Know where you belong

sign that says happiness is knowing where you belongI’ve spent the last four days in Toronto. It struck me more than ever, that even though I was born there, I don’t belong there.

Toronto is an amazing city, but like with any large city, there is the good, the bad and the ugly.

Toronto the good

Stunning skyscrapers, lakefront paths and parks, festivals and events, fine dining and shopping, and people of every faith, race, culture living for the most part in respectful harmony.

Toronto the bad

Relentless traffic, air pollution, soaring housing prices, long commutes and endangered greenspace from concrete sprawl.

Toronto the ugly

Poverty, homelessness, and indifference. Both days, walking the few blocks to my course in the financial district, I walked past at least a dozen people sleeping on the street. One man was lying in the middle of the sidewalk sideways and was so still, he could have been dead. Everyone, EVERYONE including me stepped around him and walked by. I’m still ashamed.

This week’s #HappyAct is know where you belong. United Ways across the country are kicking off their campaigns. Get involved, give and help change lives locally where you belong.

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Make an inspiration wall

inspiration-wall

Grace’s inspiration wall

What inspires you? That’s the question we’ve been asking our employees during this year’s United Way campaign. Once again, the employees at Empire Life have blown me away by their generosity and willingness to be inspired by the incredible work United Way agencies do in our community and to make a difference.

There is so much in the world that is uninspiring today. It is rare to find something that compels you to feel or do something to create change in our society or something unique or beautiful.

I get my inspiration from my children, my friends and co-workers, and the natural surroundings of where I live.

The other day, Clare told me she wanted to start a new project: to create an inspiration wall. She started looking up inspirational sayings online. Her plan was to print them out and post them around her room. (Her teacher said she couldn’t do this at school if you can believe it). Grace created a similar inspiration wall a few years ago.

We need to be inspired at work, at home and in our community.

This week’s #HappyAct is to create your own Inspiration Wall. Here are some of the sayings Clare planned to use on her wall. Leave a comment. What inspires you?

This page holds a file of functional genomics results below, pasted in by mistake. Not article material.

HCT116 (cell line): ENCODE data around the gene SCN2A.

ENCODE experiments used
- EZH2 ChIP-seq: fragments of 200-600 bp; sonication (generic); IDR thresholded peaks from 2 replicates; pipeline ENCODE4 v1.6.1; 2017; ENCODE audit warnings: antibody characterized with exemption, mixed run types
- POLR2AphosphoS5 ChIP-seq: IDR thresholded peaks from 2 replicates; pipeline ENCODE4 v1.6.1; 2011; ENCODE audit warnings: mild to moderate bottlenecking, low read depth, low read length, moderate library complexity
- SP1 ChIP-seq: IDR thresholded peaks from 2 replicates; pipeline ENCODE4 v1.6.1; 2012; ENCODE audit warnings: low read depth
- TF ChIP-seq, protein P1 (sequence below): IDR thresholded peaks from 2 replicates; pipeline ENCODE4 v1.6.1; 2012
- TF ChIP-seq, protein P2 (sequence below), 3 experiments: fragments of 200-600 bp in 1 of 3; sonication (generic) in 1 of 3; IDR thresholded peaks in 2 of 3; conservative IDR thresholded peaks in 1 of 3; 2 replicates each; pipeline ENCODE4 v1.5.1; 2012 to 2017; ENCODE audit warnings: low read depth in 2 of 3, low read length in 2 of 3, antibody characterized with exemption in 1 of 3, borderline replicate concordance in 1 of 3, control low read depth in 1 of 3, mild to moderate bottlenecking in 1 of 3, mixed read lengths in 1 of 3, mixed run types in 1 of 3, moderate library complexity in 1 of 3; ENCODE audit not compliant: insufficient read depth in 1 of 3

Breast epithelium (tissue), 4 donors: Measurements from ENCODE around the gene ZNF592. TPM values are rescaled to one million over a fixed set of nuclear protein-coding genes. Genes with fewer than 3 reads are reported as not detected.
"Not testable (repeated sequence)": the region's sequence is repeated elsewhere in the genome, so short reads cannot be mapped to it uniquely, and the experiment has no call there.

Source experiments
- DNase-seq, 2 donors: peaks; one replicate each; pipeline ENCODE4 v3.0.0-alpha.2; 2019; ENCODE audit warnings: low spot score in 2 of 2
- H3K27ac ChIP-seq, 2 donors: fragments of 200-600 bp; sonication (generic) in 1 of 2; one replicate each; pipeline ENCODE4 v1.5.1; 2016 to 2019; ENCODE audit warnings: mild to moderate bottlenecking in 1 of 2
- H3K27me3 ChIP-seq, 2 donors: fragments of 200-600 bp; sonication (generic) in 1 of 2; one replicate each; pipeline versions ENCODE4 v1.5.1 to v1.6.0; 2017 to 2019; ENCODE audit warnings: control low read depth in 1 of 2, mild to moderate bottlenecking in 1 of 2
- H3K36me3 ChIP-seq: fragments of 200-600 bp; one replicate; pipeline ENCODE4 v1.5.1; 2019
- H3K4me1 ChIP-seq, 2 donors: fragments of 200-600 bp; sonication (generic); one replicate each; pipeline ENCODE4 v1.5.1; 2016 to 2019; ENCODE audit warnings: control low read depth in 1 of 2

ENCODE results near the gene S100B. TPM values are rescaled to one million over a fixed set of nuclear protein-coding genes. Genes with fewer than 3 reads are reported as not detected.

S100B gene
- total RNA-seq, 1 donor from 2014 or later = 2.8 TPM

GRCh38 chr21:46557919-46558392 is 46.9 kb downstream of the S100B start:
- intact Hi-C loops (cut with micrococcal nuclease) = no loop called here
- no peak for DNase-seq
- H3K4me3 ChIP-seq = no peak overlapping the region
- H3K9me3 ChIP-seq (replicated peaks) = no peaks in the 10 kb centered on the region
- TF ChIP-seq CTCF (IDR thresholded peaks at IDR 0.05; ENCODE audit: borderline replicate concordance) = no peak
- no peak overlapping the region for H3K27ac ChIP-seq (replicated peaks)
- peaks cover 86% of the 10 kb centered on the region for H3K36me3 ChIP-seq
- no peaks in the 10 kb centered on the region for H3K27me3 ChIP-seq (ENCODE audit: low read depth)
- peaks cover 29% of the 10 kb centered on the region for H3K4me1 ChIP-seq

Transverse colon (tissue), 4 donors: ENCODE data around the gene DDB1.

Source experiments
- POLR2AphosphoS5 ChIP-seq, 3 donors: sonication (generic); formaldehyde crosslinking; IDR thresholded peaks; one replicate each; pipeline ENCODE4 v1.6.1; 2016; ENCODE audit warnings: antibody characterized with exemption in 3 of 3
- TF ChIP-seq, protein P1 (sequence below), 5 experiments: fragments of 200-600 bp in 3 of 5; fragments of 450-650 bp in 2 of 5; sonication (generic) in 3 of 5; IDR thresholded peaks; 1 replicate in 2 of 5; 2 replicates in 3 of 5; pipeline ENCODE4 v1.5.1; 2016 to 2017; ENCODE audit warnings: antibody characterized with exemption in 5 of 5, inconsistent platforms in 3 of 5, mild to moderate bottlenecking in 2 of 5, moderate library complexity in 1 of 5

“Happiness is found when you stop comparing yourself to other people.”

“When we get to the end of our lives together; the house we had, the cars we drove, the things we possessed won’t matter. What will matter is that I had you by my side.”

“You can never cross the ocean unless you have the courage to lose sight of the shore.”

“When it rains, look for rainbows. When it’s dark, look for stars.”

“If plan A didn’t work, the alphabet has 25 more letters.”

uw-inspiration-wall

An inspiration wall created by Empire Life customer service teams who adopted the Kingston Youth Shelter for this year’s campaign–there were posters like this all over the floor to encourage people to bring in donations for what the shelter needs.

Reach out your hand in peace and friendship

Paris, Brussels, Lahore, Pakistan.

The world has become a bloody place.

I don’t claim to understand these terrorist acts, but I have been thinking about what drives a person to destroy human life and what we can do to turn hatred into love and acceptance.

I’ve also had a lot of different experiences in the past few weeks that continue to send these thoughts swirling in my head.

On Easter Weekend, we took Dave’s Dad to the Canadian Warplane Heritage Museum in Hamilton. There was a special exhibit on Anne Frank that detailed her journey into hiding alongside Hitler’s rise to power. It was the week of the Brussels bombing and as I stood looking at the images of the Nazis in the 1930s, it was easy to draw parallels to today and how circumstances can make otherwise good people conduct acts of horror under the philosophical banner that the end justifies the means in fighting evil.

Leaving Hamilton and arriving at Union station in Toronto during rush hour on Easter Monday for business, I tried to imagine the destruction if a bomb exploded in the station. I thought of those people in Brussels and the images I had seen on television earlier that day of the Easter bombing in Lahore, Pakistan. Years ago, I had been in London, England a month before the bombs went off at the Kings Cross tube station. We had been in that station at least two or three times a day.

When my kids ask about these terrorist acts and whether they could happen where we live, my answer is always the same. “Yes, they can, but we cannot live in fear.”